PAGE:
Bond’s general hardheadedness here is of a piece with his aging, with shots acknowledging the hard work of the “action” (that Brosnan isn’t really doing)—strained face, squinting eyes, occasional loss of breath—and a reference to his bad liver. (All that said, the film features an egregiously lame surfing stunt: Bond teetering on a board on a non-wave, back-dropped by the fakiest green-screening you’ll see this year.) Most troubling is the pile-up of stunts: everyone likes to see them in a Bond movie, but when they fill in for character and plot, they’re just a pile-up.
At the same time, and no surprise, Bond maintains his legendary status with females: Moneypenny still swoons when he (or a facsimile of him) comes near, and the iciest operative in sight, Miranda Frost (Rosamund Pike), resists until she falls, and her ulterior motives only make the liaison seem more pointless. The one woman who doesn’t take the plunge is a fencing instructor named Verity (Madonna), who was supposed to be overtly lesbian but whose most explicit references to her relationship with Miranda were cut out. She is left with one line, dismissing Bond’s very noisy and furniture-destructive tussling with an opponent: “I don’t like cockfights.” The moment is tight, but before you start wishing you has another scene in the film, recall Swept Away.
Bond’s boyish behavior is the least of his problems. His imminent obsolescence has been underlined by all the talk about franchise expansion. Much of this involves Jinx (Halle Berry), whose publicity quite outstrips her actual activity and screen time. She’s good with puns (important when you’re dealing with James Bond), a better shot, a decent mimic of Ursula Andress rising from the sea. Plus, she looks fierce in her leather catsuit. Still, all the love for Berry—she’s the first Oscar winner to play a “Bond girl,” the first black woman on a Cosmo cover in 12 years (and they say Bond is behind the times!), and the first Bond girl to have an animated website (hallewood.com), including links to other Halle sites, makeup tips (she being a Revlon girl before she was a Bond girl), and a Fan of the Month Contest—doesn’t really help Jinx.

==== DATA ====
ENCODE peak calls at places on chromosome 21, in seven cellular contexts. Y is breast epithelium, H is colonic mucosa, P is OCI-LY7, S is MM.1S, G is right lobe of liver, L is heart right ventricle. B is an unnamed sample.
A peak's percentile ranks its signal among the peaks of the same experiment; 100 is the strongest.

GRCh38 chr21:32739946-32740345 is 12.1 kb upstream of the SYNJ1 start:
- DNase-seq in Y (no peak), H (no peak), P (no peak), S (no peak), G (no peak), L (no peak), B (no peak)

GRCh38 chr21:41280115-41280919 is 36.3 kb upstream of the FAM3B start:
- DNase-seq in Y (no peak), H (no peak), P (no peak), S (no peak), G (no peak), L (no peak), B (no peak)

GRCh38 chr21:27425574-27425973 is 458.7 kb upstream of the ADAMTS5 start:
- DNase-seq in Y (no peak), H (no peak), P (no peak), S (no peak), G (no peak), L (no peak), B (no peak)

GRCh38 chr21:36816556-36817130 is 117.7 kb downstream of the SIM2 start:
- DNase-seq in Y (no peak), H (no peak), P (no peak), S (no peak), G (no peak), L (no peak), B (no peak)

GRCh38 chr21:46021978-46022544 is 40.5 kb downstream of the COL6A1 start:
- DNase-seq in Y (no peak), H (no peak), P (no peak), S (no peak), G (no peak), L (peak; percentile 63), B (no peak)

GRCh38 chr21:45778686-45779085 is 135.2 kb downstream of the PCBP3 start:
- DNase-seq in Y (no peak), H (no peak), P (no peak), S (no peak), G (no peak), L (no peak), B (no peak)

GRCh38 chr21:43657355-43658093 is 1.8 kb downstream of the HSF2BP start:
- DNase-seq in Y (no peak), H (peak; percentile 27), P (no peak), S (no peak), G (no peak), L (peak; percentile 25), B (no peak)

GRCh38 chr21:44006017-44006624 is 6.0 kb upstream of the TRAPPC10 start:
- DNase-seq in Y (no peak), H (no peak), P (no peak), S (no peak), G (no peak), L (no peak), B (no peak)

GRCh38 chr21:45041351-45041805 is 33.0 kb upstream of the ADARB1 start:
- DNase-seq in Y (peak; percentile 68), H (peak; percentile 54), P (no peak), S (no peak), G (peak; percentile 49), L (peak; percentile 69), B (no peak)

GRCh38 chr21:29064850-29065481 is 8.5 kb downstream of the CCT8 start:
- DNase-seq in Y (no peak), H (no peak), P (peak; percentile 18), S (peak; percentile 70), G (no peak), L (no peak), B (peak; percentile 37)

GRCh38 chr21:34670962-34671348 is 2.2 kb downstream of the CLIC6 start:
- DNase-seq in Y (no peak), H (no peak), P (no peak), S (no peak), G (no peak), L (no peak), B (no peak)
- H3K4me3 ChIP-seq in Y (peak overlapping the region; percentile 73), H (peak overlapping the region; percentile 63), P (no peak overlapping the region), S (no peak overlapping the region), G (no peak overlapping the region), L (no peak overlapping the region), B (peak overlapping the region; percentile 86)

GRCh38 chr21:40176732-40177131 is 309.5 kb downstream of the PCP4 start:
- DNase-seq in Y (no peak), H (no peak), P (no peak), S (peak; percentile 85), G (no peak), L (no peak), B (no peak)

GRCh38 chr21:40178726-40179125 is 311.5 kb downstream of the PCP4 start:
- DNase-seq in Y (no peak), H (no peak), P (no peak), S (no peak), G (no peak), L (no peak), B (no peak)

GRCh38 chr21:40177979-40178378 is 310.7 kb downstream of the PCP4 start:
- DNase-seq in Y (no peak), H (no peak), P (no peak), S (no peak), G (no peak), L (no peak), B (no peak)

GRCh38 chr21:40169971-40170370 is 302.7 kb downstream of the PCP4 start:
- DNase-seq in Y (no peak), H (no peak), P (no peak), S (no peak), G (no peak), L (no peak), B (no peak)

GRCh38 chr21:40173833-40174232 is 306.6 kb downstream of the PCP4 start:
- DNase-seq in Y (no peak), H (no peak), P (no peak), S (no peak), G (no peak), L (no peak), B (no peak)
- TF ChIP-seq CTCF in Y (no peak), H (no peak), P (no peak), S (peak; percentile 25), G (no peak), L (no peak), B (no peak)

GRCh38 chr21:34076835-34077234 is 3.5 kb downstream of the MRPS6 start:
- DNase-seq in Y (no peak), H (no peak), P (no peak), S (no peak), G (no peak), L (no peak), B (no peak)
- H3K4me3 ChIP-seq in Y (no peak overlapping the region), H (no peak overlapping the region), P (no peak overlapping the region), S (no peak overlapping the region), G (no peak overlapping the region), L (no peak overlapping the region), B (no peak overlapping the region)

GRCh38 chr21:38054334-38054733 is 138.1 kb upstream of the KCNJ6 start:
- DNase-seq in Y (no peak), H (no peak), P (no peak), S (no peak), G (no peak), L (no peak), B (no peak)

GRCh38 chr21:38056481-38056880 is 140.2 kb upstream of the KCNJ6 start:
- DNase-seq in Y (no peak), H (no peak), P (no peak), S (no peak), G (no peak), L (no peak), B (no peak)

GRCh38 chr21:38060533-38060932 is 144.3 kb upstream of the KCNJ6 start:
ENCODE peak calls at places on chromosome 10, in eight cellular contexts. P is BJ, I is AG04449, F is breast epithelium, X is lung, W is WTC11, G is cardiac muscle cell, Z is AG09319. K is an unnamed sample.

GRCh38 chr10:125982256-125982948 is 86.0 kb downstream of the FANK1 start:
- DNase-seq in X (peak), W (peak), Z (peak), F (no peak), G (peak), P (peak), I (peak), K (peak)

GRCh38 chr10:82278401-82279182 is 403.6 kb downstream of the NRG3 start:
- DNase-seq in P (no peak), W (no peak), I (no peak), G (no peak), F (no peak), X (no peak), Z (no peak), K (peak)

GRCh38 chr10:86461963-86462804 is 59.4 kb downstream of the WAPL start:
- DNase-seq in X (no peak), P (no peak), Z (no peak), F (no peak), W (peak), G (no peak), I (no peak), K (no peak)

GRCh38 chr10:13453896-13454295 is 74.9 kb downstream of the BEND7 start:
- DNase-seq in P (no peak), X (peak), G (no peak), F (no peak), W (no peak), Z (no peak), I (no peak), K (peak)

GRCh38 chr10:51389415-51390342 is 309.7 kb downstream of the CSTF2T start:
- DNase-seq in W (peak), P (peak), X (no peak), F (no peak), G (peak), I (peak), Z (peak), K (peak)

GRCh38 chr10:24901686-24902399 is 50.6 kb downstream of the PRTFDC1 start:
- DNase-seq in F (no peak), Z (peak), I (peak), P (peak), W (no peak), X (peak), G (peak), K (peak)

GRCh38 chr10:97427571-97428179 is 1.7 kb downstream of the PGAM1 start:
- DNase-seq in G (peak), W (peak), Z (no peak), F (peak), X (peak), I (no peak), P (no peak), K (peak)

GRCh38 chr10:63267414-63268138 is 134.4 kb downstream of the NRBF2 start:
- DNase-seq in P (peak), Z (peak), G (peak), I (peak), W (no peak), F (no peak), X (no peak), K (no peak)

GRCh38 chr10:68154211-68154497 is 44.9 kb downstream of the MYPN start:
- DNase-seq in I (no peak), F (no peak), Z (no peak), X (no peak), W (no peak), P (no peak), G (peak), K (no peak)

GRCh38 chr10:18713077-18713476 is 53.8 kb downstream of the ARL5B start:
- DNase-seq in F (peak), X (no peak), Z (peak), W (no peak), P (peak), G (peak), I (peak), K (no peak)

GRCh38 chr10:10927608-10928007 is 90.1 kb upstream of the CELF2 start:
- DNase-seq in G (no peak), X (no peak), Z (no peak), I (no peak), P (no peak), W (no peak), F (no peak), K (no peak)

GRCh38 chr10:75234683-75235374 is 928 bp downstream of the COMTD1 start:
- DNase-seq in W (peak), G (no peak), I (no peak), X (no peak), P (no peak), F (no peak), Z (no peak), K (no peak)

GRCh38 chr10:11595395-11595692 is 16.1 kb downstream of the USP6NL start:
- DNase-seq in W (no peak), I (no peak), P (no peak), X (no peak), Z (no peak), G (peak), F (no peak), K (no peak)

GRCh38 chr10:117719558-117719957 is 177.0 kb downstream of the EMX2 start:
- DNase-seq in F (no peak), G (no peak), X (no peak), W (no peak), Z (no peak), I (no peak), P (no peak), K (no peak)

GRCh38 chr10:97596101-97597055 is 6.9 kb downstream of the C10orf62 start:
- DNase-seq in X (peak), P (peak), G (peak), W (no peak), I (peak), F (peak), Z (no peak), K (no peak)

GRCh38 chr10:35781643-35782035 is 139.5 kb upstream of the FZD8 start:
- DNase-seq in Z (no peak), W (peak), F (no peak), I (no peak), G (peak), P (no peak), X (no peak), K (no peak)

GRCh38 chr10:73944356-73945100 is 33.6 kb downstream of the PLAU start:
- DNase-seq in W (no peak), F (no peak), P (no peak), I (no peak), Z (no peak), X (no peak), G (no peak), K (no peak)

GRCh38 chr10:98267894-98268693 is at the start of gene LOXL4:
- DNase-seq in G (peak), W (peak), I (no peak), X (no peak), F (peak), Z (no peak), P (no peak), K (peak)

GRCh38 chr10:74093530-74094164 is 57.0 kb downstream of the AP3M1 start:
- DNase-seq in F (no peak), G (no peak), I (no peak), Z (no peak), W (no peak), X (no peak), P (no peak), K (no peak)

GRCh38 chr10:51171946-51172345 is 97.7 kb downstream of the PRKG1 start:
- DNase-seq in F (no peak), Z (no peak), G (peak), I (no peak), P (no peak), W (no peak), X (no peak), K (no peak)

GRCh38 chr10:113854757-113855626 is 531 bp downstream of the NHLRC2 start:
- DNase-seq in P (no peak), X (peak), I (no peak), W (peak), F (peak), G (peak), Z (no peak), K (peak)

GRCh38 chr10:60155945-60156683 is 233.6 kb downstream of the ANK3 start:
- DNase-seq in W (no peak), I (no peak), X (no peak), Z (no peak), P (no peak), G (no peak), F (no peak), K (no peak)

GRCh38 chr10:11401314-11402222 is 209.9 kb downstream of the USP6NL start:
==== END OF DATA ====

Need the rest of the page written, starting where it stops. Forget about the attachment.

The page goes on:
Her primary trouble is lack of screen time: the film loses steam when she’s absent. And that’s related to her definitional limbo: Die Another Day is at once Jinx’s sidekick role and star vehicle, as before the film even opened, spin-off buzz started circulating (the “female James Bond!”). Apparently unbothered by Bond, Jinx is able to move in and out of his picture without expending much energy. She dives off a cliff, pilots a plane, blows stuff up, infiltrates the bad guys’ lair, and hacks off a corpse’s arm so they have a palm to scan at the lair’s exit.
She’s smart and self-possessed, and (thank goodness) doesn’t appear so in love with James Bond as he is with himself. Jinx brings into Bond’s consummately white-guy heroic world a new possibility: a black woman who can do anything you can imagine him doing, at least when she’s not consigned to drowning in a melting ice-palace room (and while we’re on the subject, this silly set looks like one of Dr. Evil’s concoctions). Even Jinx’s one-liners update Bond’s (admittedly, this doesn’t take much effort), while maintaining a requisite corniness. Case in point: Zao ties her to a board and threatens her with a laser beam. He hisses, “Who sent you?” She juts out her jaw: “Your mama!”
Assuming Bond is inevitable and we can’t even wish for his retirement, the primary downside to Jinx’s contribution to Die Another Day is structural. The climactic sequences (and there are too many) are spread over the two heroes’ clashes with villains. Predictably, the frantic crosscutting dilutes the thrills. More to the point of the Bond franchise, Jinx looks better—more threatening, more fun, and a whole lot slinkier—in her formfitting camouflage than Bond. If she’s not exactly “empowering… for other women,” she’s surely doing the job for herself.